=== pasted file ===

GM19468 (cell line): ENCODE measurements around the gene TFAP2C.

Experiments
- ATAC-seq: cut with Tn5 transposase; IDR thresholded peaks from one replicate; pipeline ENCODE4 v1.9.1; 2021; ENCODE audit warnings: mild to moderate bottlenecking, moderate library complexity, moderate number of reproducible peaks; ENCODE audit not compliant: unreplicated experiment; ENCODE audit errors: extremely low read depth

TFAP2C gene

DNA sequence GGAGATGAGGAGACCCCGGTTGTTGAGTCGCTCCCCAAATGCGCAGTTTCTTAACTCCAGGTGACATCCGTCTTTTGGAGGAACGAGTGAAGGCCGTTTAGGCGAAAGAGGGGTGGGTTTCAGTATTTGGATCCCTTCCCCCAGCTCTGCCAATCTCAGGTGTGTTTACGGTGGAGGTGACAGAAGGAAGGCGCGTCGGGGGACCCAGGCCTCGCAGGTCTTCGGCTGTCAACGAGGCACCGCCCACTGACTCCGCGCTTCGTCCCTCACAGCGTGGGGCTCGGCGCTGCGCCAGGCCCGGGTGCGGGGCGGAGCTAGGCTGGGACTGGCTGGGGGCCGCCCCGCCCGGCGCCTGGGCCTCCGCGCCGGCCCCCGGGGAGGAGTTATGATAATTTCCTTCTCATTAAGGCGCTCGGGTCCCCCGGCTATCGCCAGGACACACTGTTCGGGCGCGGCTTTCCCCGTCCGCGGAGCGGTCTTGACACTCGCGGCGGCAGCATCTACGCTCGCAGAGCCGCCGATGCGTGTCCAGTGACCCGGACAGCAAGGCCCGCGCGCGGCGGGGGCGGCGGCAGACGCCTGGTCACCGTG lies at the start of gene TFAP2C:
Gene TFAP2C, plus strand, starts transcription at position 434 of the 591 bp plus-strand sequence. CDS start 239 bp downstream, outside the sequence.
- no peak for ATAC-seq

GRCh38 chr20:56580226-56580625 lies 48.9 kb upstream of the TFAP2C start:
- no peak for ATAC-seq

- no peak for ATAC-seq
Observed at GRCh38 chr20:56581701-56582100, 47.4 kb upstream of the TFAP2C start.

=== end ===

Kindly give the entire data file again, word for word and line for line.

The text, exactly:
GM19468 (cell line): ENCODE measurements around the gene TFAP2C.

Experiments
- ATAC-seq: cut with Tn5 transposase; IDR thresholded peaks from one replicate; pipeline ENCODE4 v1.9.1; 2021; ENCODE audit warnings: mild to moderate bottlenecking, moderate library complexity, moderate number of reproducible peaks; ENCODE audit not compliant: unreplicated experiment; ENCODE audit errors: extremely low read depth

TFAP2C gene

DNA sequence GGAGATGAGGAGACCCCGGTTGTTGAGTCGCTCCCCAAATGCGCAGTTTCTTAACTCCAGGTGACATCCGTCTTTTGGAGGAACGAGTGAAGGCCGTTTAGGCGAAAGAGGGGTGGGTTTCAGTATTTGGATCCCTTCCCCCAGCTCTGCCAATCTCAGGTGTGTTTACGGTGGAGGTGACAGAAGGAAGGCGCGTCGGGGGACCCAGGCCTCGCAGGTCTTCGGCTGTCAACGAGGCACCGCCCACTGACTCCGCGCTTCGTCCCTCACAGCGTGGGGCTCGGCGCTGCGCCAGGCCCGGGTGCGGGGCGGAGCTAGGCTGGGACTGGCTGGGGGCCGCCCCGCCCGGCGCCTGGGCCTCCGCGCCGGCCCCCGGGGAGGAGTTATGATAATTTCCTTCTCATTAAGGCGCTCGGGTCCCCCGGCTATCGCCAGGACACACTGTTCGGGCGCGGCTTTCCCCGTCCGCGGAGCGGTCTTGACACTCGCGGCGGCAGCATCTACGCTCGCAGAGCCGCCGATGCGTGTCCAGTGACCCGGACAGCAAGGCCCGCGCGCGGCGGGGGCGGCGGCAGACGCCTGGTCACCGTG lies at the start of gene TFAP2C:
Gene TFAP2C, plus strand, starts transcription at position 434 of the 591 bp plus-strand sequence. CDS start 239 bp downstream, outside the sequence.
- no peak for ATAC-seq

GRCh38 chr20:56580226-56580625 lies 48.9 kb upstream of the TFAP2C start:
- no peak for ATAC-seq

- no peak for ATAC-seq
Observed at GRCh38 chr20:56581701-56582100, 47.4 kb upstream of the TFAP2C start.